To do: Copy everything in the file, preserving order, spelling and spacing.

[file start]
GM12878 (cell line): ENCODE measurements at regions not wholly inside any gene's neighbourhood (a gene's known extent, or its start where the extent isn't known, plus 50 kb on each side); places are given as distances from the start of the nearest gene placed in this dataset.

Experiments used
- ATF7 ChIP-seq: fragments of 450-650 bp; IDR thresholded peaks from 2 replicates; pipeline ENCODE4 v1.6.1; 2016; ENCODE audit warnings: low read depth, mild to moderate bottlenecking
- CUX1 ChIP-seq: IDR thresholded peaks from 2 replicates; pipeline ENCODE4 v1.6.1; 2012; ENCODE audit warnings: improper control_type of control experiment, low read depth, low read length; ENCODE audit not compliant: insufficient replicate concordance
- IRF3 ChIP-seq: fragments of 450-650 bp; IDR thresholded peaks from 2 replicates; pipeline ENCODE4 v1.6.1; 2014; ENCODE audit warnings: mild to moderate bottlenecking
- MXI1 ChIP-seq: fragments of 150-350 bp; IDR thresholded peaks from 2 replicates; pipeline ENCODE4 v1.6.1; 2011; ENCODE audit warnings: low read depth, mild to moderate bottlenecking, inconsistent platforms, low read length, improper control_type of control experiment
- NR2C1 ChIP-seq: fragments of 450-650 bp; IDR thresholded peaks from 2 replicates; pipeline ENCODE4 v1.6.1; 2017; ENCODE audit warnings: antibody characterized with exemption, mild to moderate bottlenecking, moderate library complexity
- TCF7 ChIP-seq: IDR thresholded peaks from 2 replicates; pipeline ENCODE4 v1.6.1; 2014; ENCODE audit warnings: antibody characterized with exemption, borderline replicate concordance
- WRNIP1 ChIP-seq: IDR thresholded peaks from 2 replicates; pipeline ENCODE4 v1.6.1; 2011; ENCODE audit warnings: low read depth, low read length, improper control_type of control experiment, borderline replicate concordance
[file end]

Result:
GM12878 (cell line): ENCODE measurements at regions not wholly inside any gene's neighbourhood (a gene's known extent, or its start where the extent isn't known, plus 50 kb on each side); places are given as distances from the start of the nearest gene placed in this dataset.

Experiments used
- ATF7 ChIP-seq: fragments of 450-650 bp; IDR thresholded peaks from 2 replicates; pipeline ENCODE4 v1.6.1; 2016; ENCODE audit warnings: low read depth, mild to moderate bottlenecking
- CUX1 ChIP-seq: IDR thresholded peaks from 2 replicates; pipeline ENCODE4 v1.6.1; 2012; ENCODE audit warnings: improper control_type of control experiment, low read depth, low read length; ENCODE audit not compliant: insufficient replicate concordance
- IRF3 ChIP-seq: fragments of 450-650 bp; IDR thresholded peaks from 2 replicates; pipeline ENCODE4 v1.6.1; 2014; ENCODE audit warnings: mild to moderate bottlenecking
- MXI1 ChIP-seq: fragments of 150-350 bp; IDR thresholded peaks from 2 replicates; pipeline ENCODE4 v1.6.1; 2011; ENCODE audit warnings: low read depth, mild to moderate bottlenecking, inconsistent platforms, low read length, improper control_type of control experiment
- NR2C1 ChIP-seq: fragments of 450-650 bp; IDR thresholded peaks from 2 replicates; pipeline ENCODE4 v1.6.1; 2017; ENCODE audit warnings: antibody characterized with exemption, mild to moderate bottlenecking, moderate library complexity
- TCF7 ChIP-seq: IDR thresholded peaks from 2 replicates; pipeline ENCODE4 v1.6.1; 2014; ENCODE audit warnings: antibody characterized with exemption, borderline replicate concordance
- WRNIP1 ChIP-seq: IDR thresholded peaks from 2 replicates; pipeline ENCODE4 v1.6.1; 2011; ENCODE audit warnings: low read depth, low read length, improper control_type of control experiment, borderline replicate concordance